Chair: Martin Gill

Ashton Kingdon – PhD Candidate at University of Southampton
Tochukwu Omenma – Senior Lecturer at University of Nigeria Nsukka
Kumar Ramakrishna – Head of International Centre for Political Violence and Terrorism Research at S. Rajaratnam School of International Studies

Key points

Ashton Kingdon is currently conducting interdisciplinary research (including criminology, history and computer science) into different forms of radicalisation, adopting a range of research methods. She has included a focus on the role of technology highlighting for example some of the limitations of using technical solutions such as AI in response to radiclaisation. You will hear Ashton discuss nationalism and the emergence of Donald Trump, neo Nazism, the rise in profile of conspirator radicalisation, the growing threat of male supremacism. The pandemic inspired extremism as people lost jobs and anti government sentiments grew, incidents such as George Floyd fuelled the flames of discontent, censorship often seen as unjust and climate change provided impetus from other directions; collectively these influences rendered people more influenced by extremism narratives. The internet and social media platforms provide a common means of spreading propaganda and the key is to disrupt that process of engagement. But there is more to it that just that. She gives the example of neo Nazis, which she has researched where engagement is facilitated by long held beliefs perhaps enshrined from early influences. The family has a role to play too.

Kumar Ramakrishna starts by noting the very different forms of extremism evident in Asia. Just for example while once upon a time there was a focus on Islamic extremism, now other religions witness similar trends, including Hinduism. In thinking about the foci for good responses he refers to strong legislative frameworks, effective community and other partnerships, well-resourced policing, and importantly public education not least on the behavioural indicators for extremism, the first signs are more likely to be noticed by family and friends and the initial stages of radicalisation are the key points to intervene.  You will hear Kumar discuss the impact of the pandemic both operationally and ideologically. It provided an opportunity to blame some groups and the isolation caused by the pandemic made radicalisation easier. The process of having a grievance, sensing an injustice, attributing a target mark the first three key stages and each merits a specific response. Interestingly one of the biggest challenges is the role of influencers such as clerics who help create a climate of intolerance, via hate speech, that is difficult to sanction. They justify their actions as one of a craftsman selling knives and not being responsible for how they are used.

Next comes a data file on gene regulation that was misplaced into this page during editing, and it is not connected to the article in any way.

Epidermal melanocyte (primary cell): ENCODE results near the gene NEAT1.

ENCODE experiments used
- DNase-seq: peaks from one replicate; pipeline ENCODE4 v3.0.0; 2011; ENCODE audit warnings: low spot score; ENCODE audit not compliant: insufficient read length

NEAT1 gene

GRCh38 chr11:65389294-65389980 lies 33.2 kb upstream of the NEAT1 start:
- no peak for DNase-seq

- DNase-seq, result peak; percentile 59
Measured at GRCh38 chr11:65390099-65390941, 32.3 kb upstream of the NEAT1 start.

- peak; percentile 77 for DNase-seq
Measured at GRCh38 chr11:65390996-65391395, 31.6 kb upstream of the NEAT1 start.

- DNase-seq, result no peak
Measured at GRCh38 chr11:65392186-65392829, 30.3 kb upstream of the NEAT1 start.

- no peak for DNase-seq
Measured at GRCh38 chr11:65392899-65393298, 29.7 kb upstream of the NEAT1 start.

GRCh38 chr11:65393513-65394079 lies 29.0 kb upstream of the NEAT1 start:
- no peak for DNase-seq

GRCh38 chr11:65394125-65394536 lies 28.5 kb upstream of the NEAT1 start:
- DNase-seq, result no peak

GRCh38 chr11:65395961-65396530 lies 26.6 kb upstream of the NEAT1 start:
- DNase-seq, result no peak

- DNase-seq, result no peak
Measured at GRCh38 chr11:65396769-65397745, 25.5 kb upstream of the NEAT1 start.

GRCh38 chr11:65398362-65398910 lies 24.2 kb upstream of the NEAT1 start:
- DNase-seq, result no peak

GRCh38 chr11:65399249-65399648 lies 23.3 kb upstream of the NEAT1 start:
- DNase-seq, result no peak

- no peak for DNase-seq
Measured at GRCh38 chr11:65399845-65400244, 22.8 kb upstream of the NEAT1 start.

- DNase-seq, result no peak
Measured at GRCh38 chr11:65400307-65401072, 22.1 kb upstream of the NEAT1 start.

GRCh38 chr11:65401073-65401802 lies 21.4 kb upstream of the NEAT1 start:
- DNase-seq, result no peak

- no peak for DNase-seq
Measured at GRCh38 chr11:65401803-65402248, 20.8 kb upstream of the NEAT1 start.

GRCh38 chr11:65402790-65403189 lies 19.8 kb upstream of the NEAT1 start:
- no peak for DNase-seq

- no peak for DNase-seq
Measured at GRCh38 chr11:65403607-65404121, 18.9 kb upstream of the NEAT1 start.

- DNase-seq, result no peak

Tochkuwu Omenma discusses extremism specifically in Africa which, he argues, is different to other parts of the world. He discusses the high levels of poverty, the similarly endemic nature of corruption, the commonplace practice of state repression (where Government is operated on a top down model when the reverse is needed), the deep rooted anger against government, and given all this invites us to wonder then how big extremism is. He suggests that as many as 90% of Africans are radicalised, but that most, at present anyway, would not use force. But that can change. The situation was already difficult before the pandemic, the lockdowns have made things worse as the blame game for adversity has gathered pace. Tochukwu also highlights the key role of the family in encouraging extremism and therefore with the potential to suppress it, as he says, ‘family is big in Africa’. Online radicalisation is a massive problem, especially amongst the young, while the infiltration by extremists of government and military does nothing to inspire trust in the authorities.

The three panellists each approached this topic from different perspectives highlighting that radicalisation is different around the world, with different causes and different solutions. Endemic societal problems though are key, poverty and injustice breed discontent. The state has a responsibility to respond of course but the roles of friends and families are priorities too. No wonder they should promote the importance of public education.

Martin Gill
10th June, 2021

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